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Caregiver Training Blog

Understanding Multiple Sclerosis in Seniors

Multiple sclerosis

While the onset of multiple sclerosis (MS) typically occurs in the 20s, 30s, and 40s, its symptoms often peak in the senior years. Because of this, caring for an older person with MS can be particularly challenging for caregivers. Here’s a closer look at this debilitating disease, along with tips for family members, friends, and other caregivers providing support for people afflicted with MS.

What is Multiple Sclerosis?

According to the Mayo Clinic, “Multiple sclerosis (MS) is a potentially disabling disease of the brain and spinal cord (central nervous system). In MS, the immune system attacks the protective sheath (myelin) that covers nerve fibers and causes communication problems between your brain and the rest of your body. Eventually, the disease can cause the nerves themselves to deteriorate or become permanently damaged.”

More than 400,000 people in the US are currently living with MS, with 10,000 new diagnoses being made every year. The disease is significantly more common in women than in men. And while an MS diagnosis is certainly life-changing, it’s also not a death sentence: The lifespan of someone with MS is equivalent to that of someone without the disease, according to Medical News Today. 

Signs and Symptoms of MS

Depending on a number of factors pertaining to everything from the progression of the disease to the location of the affected nerve fibers, the symptoms of MS differ from person to person. They may include:

  • Weakness or numbness on one side of the body, the legs, or the trunk
  • Vision loss and/or prolonged double vision
  • Pain or a tingling sensation in certain parts of the body
  • An “electric-shock” sensation occurring with certain neck movements
  • Lack of coordination, tremors, or an unsteady gait
  • Dizziness
  • Slurred speech
  • Fatigue
  • Changes in bowel and/or bladder function

Additionally, four different disease courses have been identified for MS: relapsing-remitting (MS (RRMS), clinically isolated syndrome (CIS), primary progressive MS (PPMS), and secondary progressive MS (SPMS). Depending on an individual’s MS type, the course of the disease may vary. The most common disease course, RRMS is characterized by the development of new or increasing neurologic symptoms -- called “attacks” -- followed by partial or complete remissions during which some or all symptoms may disappear while others will remain permanent. During this period of recovery, however, there is no apparent progression of the disease. 

Multiple sclerosis

As many as 70 percent of people who are initially diagnosed with RRMS go on to develop a steady progression of symptoms without recovery periods, according to the Mayo Clinic. This is known as secondary-progressive MS.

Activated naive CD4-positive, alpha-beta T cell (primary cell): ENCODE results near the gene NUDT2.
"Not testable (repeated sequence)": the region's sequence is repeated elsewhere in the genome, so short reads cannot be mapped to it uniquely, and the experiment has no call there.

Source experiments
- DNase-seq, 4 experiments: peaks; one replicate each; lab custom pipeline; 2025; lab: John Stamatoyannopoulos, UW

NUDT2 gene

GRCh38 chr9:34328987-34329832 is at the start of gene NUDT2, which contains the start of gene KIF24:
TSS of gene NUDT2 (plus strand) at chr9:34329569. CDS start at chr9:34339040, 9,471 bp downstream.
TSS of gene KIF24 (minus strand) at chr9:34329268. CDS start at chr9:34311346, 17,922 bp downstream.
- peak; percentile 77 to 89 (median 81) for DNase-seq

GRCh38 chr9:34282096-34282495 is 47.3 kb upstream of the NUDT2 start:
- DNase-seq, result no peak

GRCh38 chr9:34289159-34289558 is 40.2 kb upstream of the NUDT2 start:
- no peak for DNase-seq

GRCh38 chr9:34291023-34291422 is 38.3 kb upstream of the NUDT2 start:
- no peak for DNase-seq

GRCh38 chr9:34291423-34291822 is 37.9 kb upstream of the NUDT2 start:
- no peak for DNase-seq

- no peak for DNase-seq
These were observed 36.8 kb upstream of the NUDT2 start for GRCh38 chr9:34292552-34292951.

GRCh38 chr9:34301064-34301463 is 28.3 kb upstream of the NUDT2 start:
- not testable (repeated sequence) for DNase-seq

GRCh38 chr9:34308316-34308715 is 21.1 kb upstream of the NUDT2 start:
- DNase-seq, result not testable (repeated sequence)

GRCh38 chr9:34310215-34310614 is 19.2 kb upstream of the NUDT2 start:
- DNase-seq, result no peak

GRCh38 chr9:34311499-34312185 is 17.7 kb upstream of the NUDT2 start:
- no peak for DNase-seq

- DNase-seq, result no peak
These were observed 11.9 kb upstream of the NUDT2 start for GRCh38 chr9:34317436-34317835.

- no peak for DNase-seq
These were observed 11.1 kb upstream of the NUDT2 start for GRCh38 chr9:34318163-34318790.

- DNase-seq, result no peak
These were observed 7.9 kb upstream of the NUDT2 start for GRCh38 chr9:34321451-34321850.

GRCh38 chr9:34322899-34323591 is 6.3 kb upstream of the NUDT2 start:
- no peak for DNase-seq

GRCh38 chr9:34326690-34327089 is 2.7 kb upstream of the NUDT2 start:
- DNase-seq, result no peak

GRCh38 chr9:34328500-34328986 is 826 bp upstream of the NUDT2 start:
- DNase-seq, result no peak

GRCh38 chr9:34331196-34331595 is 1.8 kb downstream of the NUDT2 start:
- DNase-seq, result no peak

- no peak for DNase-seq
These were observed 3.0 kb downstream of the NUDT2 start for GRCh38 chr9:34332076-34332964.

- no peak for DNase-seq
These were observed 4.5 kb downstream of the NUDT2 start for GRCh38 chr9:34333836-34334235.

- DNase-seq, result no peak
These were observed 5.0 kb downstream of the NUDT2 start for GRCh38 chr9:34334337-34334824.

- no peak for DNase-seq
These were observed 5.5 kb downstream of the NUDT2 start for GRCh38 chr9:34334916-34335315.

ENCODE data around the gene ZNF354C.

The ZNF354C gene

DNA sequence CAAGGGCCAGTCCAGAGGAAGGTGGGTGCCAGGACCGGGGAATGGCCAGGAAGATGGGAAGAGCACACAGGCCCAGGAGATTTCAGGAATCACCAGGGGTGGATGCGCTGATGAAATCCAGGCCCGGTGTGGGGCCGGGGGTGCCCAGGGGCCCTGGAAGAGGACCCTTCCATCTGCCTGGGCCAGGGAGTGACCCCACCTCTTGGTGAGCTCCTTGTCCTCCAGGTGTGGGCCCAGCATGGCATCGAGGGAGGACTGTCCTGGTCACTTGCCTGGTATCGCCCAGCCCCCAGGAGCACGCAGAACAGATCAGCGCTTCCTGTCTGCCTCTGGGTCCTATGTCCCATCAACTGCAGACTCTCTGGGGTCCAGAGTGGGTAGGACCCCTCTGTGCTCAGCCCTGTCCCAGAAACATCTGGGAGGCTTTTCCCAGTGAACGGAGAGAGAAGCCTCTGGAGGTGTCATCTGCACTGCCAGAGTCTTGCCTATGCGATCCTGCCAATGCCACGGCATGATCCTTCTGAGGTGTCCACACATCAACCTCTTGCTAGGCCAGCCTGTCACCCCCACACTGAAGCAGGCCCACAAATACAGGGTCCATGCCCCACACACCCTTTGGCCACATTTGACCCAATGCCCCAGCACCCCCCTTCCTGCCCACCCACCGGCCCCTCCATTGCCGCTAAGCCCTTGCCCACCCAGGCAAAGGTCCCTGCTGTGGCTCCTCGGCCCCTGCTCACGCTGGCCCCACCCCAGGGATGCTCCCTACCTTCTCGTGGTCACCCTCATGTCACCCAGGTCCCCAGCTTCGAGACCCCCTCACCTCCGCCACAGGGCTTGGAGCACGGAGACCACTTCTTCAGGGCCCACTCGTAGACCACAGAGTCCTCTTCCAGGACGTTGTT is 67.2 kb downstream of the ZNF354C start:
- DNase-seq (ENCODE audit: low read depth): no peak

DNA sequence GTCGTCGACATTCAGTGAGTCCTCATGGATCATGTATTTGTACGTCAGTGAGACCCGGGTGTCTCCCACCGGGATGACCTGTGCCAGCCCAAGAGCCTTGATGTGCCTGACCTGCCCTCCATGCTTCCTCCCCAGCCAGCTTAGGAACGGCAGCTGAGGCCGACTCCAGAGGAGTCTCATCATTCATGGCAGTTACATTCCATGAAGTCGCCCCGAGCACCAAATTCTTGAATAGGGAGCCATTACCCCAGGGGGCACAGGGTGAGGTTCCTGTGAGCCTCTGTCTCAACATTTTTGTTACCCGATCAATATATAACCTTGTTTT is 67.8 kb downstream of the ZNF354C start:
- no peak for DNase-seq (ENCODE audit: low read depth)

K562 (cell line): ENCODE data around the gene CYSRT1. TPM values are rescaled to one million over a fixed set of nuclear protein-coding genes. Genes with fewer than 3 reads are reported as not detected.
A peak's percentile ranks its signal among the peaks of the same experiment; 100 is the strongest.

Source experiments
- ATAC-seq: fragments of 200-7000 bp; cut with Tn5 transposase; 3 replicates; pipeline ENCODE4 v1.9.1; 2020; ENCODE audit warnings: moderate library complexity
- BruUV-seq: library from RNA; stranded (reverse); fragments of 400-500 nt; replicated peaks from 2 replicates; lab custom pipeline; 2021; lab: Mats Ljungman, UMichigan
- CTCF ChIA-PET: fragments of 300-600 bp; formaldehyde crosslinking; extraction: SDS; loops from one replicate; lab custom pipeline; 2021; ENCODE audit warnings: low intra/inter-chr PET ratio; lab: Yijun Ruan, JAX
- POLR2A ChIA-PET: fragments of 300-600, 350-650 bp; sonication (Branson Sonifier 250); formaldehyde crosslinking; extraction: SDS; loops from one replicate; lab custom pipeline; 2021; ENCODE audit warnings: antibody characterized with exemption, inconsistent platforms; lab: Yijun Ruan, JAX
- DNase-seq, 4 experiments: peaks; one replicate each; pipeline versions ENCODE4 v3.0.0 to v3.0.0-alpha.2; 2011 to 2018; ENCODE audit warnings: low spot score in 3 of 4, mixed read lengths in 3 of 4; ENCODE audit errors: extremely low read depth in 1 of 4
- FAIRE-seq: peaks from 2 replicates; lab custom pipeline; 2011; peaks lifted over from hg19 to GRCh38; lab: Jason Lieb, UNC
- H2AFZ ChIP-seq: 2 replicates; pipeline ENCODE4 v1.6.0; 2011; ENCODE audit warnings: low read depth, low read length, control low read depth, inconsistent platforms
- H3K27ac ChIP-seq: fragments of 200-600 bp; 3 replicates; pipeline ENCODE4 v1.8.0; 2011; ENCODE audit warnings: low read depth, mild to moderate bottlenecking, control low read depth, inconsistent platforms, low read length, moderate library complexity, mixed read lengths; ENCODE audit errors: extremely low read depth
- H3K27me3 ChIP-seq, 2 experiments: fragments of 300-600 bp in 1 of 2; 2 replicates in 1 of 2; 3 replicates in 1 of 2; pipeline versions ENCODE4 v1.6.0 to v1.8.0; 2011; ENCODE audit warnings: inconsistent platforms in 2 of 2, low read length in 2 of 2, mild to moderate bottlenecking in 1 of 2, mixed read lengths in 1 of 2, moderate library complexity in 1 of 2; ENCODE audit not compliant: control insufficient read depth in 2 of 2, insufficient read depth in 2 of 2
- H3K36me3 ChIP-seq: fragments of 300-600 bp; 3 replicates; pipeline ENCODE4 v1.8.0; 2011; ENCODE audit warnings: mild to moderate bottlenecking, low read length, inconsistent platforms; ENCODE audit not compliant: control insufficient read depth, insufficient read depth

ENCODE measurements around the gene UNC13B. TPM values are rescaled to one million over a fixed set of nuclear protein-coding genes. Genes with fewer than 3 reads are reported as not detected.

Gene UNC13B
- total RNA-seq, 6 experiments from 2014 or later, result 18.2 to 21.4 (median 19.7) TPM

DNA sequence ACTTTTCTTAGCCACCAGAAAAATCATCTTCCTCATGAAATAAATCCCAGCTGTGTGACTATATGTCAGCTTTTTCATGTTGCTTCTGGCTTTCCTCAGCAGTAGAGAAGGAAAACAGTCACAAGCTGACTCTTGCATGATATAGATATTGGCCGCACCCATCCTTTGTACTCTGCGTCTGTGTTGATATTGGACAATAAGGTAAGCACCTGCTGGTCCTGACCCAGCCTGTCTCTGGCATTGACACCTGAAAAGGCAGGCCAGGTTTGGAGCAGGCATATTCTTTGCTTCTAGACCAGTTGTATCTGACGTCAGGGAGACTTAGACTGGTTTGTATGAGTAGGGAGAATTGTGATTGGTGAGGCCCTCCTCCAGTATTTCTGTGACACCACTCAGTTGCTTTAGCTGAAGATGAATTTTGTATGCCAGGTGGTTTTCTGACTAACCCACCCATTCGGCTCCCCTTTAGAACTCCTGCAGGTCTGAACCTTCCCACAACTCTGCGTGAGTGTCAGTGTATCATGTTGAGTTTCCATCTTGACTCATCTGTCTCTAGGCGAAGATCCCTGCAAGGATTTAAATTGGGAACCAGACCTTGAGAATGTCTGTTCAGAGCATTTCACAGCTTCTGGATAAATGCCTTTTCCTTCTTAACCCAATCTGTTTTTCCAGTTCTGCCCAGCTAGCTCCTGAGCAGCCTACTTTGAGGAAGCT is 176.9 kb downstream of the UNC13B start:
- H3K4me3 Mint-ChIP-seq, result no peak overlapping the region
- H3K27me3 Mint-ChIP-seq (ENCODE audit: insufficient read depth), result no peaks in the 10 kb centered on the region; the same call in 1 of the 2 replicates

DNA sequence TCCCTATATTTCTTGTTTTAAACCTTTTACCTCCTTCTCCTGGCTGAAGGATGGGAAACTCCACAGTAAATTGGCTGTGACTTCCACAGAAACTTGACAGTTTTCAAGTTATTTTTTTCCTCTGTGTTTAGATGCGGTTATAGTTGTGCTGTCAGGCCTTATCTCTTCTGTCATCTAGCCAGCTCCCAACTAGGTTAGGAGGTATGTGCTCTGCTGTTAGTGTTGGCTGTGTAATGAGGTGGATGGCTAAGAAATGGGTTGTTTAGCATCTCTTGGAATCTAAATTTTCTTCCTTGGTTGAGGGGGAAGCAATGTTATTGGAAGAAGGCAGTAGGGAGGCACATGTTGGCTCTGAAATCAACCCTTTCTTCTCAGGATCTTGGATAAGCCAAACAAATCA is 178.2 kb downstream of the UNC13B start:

Seniors and MS

Age-related changes are a fact of life for seniors. Unfortunately, the progressive nature of MS can exacerbate these changes. In addition to physical symptoms, many people with MS also experience anger, grief, fear, and confusion, while more than half experience moderate to severe clinical depression, according to the National MS Society. Learn more about the National MS Society: Who They Are, What They Do & Why.

This video offers insights into diagnosing depression in seniors. 

While there’s no cure for MS, prompt treatment -- including medication, physical and occupational therapy (and the integration of adaptive devices), and cognitive rehabilitation -- can help manage symptoms, accelerate recovery from attacks, and even modify the course of the disease. Additionally, positive lifestyle changes, including a healthy diet, smoking cessation, and exercise can all help people with MS feel and live better.

Your aging loved one’s healthcare team can offer an invaluable partnership for helping to manage MS and its changing and/or worsening symptoms. Additionally, many advocacy and support groups -- both in person and online -- exist for helping both individuals living with MS and their caregivers cope. 


Watch this video for useful tips in how to make the most of doctor visits.

While the unpredictability and uncertainties of MS can complicate the challenges of caregiving, understanding the disease is the best path toward helping a senior in your care enjoy a more fulfilling quality of life. 

mmLearn.org offers a large library of free videos for caregivers of older adults, covering topics pertaining to senior care. Whether you are a healthcare professional or a family caregiver, if you are caring for an older adult we know that you will find mmLearn.org an essential learning and guidance tool for all of your caregiver training needs.  Access our database of free online caregiver videos to continue learning today.